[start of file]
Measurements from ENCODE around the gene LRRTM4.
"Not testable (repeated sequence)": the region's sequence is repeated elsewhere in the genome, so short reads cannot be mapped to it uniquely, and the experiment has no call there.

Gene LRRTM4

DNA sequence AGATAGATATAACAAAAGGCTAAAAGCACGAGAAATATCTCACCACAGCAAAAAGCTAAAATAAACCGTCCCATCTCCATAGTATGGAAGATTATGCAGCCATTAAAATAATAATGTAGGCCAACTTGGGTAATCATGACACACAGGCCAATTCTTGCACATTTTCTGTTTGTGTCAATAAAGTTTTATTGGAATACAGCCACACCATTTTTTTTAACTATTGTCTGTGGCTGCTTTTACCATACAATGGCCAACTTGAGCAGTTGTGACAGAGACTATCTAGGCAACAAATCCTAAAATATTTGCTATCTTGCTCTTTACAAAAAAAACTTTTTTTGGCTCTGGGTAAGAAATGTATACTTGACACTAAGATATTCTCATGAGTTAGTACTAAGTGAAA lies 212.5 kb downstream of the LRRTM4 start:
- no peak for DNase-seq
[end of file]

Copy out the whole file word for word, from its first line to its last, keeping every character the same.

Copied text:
Measurements from ENCODE around the gene LRRTM4.
"Not testable (repeated sequence)": the region's sequence is repeated elsewhere in the genome, so short reads cannot be mapped to it uniquely, and the experiment has no call there.

Gene LRRTM4

DNA sequence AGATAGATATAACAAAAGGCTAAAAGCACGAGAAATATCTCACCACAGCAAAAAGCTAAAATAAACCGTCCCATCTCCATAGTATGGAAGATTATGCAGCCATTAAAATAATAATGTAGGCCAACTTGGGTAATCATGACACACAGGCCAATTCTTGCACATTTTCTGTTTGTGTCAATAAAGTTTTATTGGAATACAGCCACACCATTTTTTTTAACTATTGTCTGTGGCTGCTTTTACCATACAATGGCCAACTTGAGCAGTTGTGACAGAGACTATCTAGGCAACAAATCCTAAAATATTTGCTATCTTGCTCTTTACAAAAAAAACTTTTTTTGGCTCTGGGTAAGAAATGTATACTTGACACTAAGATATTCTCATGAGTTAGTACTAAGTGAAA lies 212.5 kb downstream of the LRRTM4 start:
- no peak for DNase-seq